At Cason’s Fine Meats in Northeast Portland, visitors can find a full counter of fresh and smoked meats to go, as well as a tasty menu of daily specials like fish tacos, fried chicken, Philly steak and ribs, with sides of mac ’n cheese and cornbread, for dine-in or takeout.
The shop is one of several Black-owned businesses located in the Alberta Commons development in Portland’s historically Black Alberta District. “This is a momentous time for our community,” owner Theotis “Uncle Theo” Cason said in 2019 when the butcher shop moved into Alberta Commons. “It is time for us to celebrate our return to the heart of the neighborhood.”
The Rose City is full of dynamic Black-owned businesses. Here are several excellent ones to support — during Black History Month in February and all year long.
A Shave and a Chat
More than just a place to get a straight-razor shave, beard trim or haircut, Champions Barbershop is about community. The sparkling, open space invites families in for conversation and relationship building, the way barbershops used to be the gathering space of any downtown area. Jamaal Lane and his wife, Christina Lane, both grew up in Northeast Portland and aim to be mentors in their community, modeling professionalism, customer service and hard work.
Brunch, Barbecue and Community
If you like chicken and waffles, Po’Shines Cafe de la Soul serves up a killer brunch in Portland’s Kenton neighborhood. But the restaurant is about more than just food. It’s a longstanding work-force training program through its nonprofit, Teach Me to Fish, that sprung from the nondenominational church Celebration Tabernacle. Founder E.D. Mondaine sought to empower local youth with work readiness and culinary-arts trainings, employing them at the cafe. It began in 1990 with coffee; today it’s a full-service restaurant with Southern breakfast favorites, brisket, shrimp, po’ boys and catfish served all day. Trap Kitchen and Kee’s Loaded Kitchen are both Black-owned food carts with huge followings and fans like Snoop Dogg and Kobe Bryant.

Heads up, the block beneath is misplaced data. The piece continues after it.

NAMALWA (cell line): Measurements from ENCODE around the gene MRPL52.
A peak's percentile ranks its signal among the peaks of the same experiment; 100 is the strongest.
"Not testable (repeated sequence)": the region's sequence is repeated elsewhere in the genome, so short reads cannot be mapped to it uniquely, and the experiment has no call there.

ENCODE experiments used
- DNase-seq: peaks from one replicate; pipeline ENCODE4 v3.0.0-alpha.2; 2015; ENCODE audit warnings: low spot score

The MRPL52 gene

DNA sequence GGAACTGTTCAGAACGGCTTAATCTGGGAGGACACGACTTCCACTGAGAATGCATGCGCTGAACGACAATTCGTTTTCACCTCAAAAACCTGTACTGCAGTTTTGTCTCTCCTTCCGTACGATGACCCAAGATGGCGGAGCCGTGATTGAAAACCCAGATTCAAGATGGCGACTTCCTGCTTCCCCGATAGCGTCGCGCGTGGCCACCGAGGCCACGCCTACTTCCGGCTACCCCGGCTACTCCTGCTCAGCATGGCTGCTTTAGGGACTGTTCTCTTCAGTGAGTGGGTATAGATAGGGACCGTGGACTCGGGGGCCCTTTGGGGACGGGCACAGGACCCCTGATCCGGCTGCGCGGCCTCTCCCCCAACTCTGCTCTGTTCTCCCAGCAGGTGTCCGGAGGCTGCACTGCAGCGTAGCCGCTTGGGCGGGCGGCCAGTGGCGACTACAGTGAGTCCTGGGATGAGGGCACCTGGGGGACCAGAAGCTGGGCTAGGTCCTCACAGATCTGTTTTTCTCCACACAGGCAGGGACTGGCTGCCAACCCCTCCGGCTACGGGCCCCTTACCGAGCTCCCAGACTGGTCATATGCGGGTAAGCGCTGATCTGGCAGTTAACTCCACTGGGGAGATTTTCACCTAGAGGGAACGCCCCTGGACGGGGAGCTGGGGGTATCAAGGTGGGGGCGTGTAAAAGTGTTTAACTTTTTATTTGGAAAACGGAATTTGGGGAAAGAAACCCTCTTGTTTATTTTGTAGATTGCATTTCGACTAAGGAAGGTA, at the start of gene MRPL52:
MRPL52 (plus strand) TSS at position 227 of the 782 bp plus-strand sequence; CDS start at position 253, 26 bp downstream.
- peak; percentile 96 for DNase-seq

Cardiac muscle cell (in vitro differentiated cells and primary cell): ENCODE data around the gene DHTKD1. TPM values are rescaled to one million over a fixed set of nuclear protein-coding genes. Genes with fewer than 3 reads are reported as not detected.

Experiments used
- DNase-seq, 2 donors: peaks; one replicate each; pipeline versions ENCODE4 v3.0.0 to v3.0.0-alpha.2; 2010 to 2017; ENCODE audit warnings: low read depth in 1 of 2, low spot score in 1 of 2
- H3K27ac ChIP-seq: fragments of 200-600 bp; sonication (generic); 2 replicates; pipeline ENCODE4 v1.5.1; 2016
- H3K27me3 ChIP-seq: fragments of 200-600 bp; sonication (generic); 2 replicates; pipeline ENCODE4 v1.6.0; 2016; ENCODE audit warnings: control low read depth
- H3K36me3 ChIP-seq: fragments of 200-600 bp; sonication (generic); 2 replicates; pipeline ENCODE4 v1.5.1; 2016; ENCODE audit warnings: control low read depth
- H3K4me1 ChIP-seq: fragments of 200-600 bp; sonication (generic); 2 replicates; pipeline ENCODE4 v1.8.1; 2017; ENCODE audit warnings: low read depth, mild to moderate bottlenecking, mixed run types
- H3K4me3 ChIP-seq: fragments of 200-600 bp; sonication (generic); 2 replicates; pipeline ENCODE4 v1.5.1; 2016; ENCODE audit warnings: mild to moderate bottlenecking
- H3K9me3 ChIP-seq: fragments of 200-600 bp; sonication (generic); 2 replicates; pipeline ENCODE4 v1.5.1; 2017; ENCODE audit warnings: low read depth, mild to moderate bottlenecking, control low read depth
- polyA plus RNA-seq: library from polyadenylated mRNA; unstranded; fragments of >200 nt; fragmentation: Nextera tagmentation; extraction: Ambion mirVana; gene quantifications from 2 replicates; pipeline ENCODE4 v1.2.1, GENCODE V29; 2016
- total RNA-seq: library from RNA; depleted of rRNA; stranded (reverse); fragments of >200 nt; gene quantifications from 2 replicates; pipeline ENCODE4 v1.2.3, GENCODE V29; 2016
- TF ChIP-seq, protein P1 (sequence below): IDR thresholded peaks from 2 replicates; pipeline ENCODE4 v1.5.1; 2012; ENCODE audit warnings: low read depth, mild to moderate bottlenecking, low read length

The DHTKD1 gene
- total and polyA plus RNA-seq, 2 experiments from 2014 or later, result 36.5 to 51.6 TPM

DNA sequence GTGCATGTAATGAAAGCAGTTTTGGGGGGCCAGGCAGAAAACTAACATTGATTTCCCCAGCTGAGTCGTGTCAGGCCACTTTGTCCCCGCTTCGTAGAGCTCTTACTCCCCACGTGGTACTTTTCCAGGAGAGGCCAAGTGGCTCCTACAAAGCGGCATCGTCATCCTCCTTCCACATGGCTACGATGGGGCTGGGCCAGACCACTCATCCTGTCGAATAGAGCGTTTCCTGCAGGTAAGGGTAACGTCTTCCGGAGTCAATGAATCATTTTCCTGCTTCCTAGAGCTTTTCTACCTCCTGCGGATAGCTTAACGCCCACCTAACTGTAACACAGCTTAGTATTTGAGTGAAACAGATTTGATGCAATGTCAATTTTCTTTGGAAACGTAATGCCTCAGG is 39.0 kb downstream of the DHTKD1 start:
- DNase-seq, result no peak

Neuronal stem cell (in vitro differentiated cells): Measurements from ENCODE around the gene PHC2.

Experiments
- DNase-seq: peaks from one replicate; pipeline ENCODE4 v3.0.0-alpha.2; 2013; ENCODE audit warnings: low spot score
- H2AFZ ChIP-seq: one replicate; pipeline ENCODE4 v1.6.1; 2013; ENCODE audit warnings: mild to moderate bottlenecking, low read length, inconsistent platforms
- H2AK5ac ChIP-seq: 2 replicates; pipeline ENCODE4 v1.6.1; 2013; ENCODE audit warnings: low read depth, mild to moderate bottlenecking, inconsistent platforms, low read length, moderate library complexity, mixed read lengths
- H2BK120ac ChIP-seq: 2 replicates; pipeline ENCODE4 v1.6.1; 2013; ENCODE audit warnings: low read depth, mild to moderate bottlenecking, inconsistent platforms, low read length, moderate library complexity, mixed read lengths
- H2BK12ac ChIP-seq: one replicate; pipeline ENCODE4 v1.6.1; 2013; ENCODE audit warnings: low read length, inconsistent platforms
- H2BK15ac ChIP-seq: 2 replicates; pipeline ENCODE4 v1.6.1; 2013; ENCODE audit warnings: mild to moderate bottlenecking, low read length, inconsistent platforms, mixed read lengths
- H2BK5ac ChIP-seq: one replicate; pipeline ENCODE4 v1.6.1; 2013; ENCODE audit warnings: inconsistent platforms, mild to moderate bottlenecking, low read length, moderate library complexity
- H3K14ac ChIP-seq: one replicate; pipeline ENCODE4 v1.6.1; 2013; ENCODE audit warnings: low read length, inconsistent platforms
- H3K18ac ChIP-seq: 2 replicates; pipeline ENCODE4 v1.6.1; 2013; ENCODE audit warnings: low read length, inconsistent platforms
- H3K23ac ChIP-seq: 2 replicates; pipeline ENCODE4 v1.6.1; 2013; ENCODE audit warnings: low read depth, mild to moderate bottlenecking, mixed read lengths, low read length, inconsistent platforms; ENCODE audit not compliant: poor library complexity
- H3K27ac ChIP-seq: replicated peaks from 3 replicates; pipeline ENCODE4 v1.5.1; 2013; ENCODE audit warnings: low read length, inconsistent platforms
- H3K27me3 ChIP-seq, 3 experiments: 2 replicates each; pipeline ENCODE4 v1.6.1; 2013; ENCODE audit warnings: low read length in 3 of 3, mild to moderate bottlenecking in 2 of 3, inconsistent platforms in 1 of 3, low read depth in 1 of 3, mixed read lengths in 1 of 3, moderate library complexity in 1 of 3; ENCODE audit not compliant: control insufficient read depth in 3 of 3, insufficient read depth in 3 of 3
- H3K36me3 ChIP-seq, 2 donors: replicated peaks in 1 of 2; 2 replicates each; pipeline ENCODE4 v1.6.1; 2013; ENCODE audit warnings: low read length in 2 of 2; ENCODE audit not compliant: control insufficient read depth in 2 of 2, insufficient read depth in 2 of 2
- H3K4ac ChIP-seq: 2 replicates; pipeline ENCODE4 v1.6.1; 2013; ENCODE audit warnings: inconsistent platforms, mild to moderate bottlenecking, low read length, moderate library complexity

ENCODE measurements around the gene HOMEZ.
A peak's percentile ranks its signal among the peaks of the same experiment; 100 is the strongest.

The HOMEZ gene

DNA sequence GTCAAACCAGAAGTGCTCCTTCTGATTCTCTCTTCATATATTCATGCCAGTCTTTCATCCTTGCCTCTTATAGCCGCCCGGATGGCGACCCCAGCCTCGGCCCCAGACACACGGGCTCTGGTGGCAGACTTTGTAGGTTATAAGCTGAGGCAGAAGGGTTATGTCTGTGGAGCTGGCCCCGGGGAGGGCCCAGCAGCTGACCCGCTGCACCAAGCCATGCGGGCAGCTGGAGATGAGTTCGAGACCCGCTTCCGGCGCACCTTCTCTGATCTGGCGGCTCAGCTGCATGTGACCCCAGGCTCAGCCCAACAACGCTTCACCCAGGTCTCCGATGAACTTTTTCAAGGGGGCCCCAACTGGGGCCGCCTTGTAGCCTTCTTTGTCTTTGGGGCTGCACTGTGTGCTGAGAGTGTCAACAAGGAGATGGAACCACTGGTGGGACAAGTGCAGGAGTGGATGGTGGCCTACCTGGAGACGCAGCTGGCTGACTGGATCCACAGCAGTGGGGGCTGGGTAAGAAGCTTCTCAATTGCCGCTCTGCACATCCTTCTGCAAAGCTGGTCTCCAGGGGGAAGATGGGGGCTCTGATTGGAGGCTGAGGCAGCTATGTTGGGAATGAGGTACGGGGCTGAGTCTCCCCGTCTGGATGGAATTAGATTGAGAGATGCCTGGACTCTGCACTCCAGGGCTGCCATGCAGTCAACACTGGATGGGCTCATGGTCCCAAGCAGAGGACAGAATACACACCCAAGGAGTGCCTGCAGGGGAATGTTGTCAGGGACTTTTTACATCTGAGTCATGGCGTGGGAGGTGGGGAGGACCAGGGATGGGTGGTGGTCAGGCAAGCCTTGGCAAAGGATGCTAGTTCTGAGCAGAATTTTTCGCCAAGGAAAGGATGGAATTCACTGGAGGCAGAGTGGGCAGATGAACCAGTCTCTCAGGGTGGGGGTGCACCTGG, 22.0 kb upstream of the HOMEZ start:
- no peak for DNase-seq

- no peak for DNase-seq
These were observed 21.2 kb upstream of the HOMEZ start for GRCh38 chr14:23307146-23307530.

Ethiopian, African, Caribbean and Haitian
There’s nothing like tearing off a piece of fresh injera (Ethiopian flatbread) and scooping up bites of food. Find one of the city’s top Ethiopian spots at Bete-Lukas in Southeast Portland, an artsy space with a veggie-centric menu, plus tasty sambusa (fried pastry with a savory filling). Also in Southeast Portland, Spice of Africa dishes up modern Kenyan and Ethiopian classics for lunch and dinner. If you love the cuisine, you can sign up for a cooking class taught by Kenya-born chef Wambui Machua, who founded Spice of Africa in 2008 as a cooking school to raise funds for a library, community center, community kitchen and other economic development projects in rural Africa.
Bole Ethiopian Restaurant on Northeast Alberta is hard to miss with its bright green facade, serving up vegetarian and non-vegetarian delights at every spice level. Jamaican Homestyle Cuisine on North Killingsworth is a go-to spot for mouthwatering jerk wings, island-style curries, stews and Jamaican sodas. And Portland’s newest and most lauded addition to the scene is Haitian restaurant Kann, featuring cuisine by James Beard Award-winning chef/founder Gregory Gourdet. Since opening in August 2022 the live-fire restaurant — which shares the story and flavors of Haiti through its food and drink — was named The Oregonian’s 2022 Portland Restaurant of the Year and America’s best new restaurant by Esquire. Reservations must be booked far in advance; check the reservations page early.
Coffee, Tea and Wine
Old Town Portland’s Deadstock Coffee Roasters is a great spot to get a cup o’ joe — and soak up the sneaker culture that owner Ian Williams, a former sneaker designer, imbues throughout the space. You can’t buy sneakers here, but Williams is happy to recommend some of his favorite spots. West of Portland, Mamancy Tea & Chocolate sells a curated collection of luxury teas, chocolate and fine goods from around the globe — all easy to order from the online store. In North Plains, the tasting room at Abbey Creek Vineyard is decidedly hip-hop, with music, bold colors and a distinct swagger to the typically buttoned-up experience of wine tasting. Owner Bertony Faustin is known as the first Black winemaker in Oregon and produced the documentary “Red, White and Black” to inspire other people of color to pursue their entrepreneurial passions.